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Blasting 5 Myths About Interior Designers - May 2018

It’s a bank holiday weekend, a chance to catch our breath as the sun streams in the windows. This opportunity to press pause and enjoy some sunshine is beyond welcome,  but all that bright light and time can make us realise our surroundings are looking a bit shabby.  The vast majority of our time is spent in our homes and places of work, so it’s important these spaces perform well for us on all levels.  Whilst more and more people are getting savvy to the benefits of engaging a bit of professional help when designing their interior spaces, many remain skeptical, seeing the service provided (in the words of my accountant) as mere cushion plumping - the cheek! So in this blog post I’d like to blast a few myths:



Nope! Well, actually rates vary but one of the main premises of good interior design is determining where money can be spent and saved to achieve the greatest visual and functional impact for the budget available, coming up with solutions to stretch the budget, however big or small it may be. For example, you may be considering an extension but a change of layout and some strategically placed mirrors could achieve the desired perception of space and light within the existing footprint, for a lot less expense. Or there might be items you already own that can be re-worked to fit the new scheme/layout at minimal cost. In this open plan kitchen and living scheme, wall units from the old kitchen have been repositioned, painted and had new handles and a worktop to create a peninsular unit, whilst part of the old kitchen granite worktop was re-used to create a hearth for the fireplace.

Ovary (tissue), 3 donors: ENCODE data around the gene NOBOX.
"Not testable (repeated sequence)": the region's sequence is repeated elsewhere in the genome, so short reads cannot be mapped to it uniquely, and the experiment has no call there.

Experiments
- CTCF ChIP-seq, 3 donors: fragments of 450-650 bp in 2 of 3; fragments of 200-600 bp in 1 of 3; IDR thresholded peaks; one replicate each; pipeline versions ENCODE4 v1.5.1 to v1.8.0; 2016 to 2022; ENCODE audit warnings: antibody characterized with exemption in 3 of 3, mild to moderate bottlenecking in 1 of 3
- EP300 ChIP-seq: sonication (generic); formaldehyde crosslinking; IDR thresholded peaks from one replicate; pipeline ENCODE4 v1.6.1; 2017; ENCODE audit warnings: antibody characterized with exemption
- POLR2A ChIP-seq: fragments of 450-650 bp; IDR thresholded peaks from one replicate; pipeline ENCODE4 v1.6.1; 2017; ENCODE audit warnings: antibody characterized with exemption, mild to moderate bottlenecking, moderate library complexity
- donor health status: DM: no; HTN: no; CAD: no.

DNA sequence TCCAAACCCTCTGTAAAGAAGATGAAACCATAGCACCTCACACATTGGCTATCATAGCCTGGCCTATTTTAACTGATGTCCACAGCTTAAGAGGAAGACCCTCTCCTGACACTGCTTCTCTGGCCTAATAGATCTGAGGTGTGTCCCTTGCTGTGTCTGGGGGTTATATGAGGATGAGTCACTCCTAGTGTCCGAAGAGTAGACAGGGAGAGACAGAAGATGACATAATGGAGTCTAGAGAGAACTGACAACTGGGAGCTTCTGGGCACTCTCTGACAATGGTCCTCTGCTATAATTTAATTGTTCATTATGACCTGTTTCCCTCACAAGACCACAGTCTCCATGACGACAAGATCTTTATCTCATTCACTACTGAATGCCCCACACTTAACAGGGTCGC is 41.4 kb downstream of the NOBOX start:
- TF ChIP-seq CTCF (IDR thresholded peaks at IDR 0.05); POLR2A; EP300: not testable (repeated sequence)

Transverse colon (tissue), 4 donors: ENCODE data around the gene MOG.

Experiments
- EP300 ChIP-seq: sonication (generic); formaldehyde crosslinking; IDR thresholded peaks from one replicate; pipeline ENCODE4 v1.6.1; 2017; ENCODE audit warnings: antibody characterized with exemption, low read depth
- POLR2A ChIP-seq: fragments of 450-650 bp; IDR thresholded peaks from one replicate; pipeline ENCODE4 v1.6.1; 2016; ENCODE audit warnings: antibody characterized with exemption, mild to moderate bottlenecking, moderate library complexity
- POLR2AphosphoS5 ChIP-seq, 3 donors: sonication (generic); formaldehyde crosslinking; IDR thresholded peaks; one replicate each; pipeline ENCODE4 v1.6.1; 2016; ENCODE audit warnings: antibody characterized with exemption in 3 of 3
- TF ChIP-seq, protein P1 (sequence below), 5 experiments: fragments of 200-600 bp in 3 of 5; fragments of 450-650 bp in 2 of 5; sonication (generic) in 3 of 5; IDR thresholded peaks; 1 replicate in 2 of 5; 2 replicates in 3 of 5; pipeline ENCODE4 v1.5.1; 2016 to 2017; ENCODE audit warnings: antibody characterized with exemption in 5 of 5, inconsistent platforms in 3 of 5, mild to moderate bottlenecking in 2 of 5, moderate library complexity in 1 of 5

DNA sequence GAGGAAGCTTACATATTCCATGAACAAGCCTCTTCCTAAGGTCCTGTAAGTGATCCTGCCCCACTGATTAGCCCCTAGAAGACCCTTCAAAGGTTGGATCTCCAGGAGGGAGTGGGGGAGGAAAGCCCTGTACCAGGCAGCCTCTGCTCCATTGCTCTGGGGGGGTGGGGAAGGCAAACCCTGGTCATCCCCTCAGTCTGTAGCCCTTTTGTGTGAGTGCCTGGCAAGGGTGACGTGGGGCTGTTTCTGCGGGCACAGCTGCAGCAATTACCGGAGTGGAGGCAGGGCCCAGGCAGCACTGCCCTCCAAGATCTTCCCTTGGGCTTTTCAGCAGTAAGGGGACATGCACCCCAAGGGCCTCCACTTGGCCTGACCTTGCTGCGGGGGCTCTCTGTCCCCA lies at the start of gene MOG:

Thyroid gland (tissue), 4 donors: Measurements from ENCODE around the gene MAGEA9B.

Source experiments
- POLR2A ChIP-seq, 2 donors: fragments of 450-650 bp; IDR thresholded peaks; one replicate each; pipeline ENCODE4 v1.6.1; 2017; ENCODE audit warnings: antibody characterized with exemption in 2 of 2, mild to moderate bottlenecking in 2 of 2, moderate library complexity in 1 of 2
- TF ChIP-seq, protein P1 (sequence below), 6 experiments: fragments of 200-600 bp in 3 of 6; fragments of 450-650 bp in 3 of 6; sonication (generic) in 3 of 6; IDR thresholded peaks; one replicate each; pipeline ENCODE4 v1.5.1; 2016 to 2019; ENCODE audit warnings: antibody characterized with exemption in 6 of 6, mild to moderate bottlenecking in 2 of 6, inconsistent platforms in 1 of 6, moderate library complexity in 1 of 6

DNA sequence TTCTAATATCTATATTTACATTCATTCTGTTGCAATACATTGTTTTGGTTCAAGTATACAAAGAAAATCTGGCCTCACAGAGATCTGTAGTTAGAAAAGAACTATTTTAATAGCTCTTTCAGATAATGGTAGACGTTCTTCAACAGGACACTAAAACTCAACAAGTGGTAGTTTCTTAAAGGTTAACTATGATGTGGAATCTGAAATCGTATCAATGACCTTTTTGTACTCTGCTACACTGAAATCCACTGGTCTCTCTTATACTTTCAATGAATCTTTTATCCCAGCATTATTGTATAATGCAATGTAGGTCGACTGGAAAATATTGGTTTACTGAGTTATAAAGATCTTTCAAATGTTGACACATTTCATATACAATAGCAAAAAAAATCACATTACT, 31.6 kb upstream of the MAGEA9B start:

Kitchen Peninsular Unit

Upcycled Fireplace Hearth



Nah! As in all walks of life, there will be some you warm to and some you don’t, but in my experience I have found the interiors industry to be incredibly friendly.  Nearly everyone I have come in to contact with has been willing and happy to share knowledge and help if they can. It figures that if your livelihood depends on mixing with the general public, dealing with suppliers and trades, being invited into people’s homes and businesses and often spending weeks or months (even years) working closely together with them, designers have to be down to earth and approachable. Choosing a designer you get on well with generally, as well as appreciating their style, is key to a happy and successful project.